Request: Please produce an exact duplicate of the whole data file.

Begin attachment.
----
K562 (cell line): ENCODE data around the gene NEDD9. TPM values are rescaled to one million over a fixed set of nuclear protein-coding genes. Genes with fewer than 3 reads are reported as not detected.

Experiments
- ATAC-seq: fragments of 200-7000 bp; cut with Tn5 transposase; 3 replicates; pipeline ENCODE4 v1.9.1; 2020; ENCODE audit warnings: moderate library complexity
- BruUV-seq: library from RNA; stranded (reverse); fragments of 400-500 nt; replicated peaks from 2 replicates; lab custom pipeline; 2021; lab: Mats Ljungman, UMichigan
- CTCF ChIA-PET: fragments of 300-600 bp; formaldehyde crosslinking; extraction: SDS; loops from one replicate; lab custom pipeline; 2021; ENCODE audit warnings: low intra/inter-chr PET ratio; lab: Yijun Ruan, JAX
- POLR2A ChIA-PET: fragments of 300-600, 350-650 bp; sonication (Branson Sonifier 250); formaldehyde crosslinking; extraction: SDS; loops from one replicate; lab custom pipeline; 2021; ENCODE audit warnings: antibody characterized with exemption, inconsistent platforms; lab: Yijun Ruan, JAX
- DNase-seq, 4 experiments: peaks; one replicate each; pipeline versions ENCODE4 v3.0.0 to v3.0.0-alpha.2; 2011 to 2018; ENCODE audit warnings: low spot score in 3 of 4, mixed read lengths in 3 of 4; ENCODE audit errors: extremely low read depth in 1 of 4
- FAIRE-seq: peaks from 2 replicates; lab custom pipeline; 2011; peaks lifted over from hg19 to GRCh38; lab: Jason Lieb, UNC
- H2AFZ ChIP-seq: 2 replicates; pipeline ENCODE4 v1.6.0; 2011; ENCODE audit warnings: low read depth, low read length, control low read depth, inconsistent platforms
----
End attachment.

K562 (cell line): ENCODE data around the gene NEDD9. TPM values are rescaled to one million over a fixed set of nuclear protein-coding genes. Genes with fewer than 3 reads are reported as not detected.

Experiments
- ATAC-seq: fragments of 200-7000 bp; cut with Tn5 transposase; 3 replicates; pipeline ENCODE4 v1.9.1; 2020; ENCODE audit warnings: moderate library complexity
- BruUV-seq: library from RNA; stranded (reverse); fragments of 400-500 nt; replicated peaks from 2 replicates; lab custom pipeline; 2021; lab: Mats Ljungman, UMichigan
- CTCF ChIA-PET: fragments of 300-600 bp; formaldehyde crosslinking; extraction: SDS; loops from one replicate; lab custom pipeline; 2021; ENCODE audit warnings: low intra/inter-chr PET ratio; lab: Yijun Ruan, JAX
- POLR2A ChIA-PET: fragments of 300-600, 350-650 bp; sonication (Branson Sonifier 250); formaldehyde crosslinking; extraction: SDS; loops from one replicate; lab custom pipeline; 2021; ENCODE audit warnings: antibody characterized with exemption, inconsistent platforms; lab: Yijun Ruan, JAX
- DNase-seq, 4 experiments: peaks; one replicate each; pipeline versions ENCODE4 v3.0.0 to v3.0.0-alpha.2; 2011 to 2018; ENCODE audit warnings: low spot score in 3 of 4, mixed read lengths in 3 of 4; ENCODE audit errors: extremely low read depth in 1 of 4
- FAIRE-seq: peaks from 2 replicates; lab custom pipeline; 2011; peaks lifted over from hg19 to GRCh38; lab: Jason Lieb, UNC
- H2AFZ ChIP-seq: 2 replicates; pipeline ENCODE4 v1.6.0; 2011; ENCODE audit warnings: low read depth, low read length, control low read depth, inconsistent platforms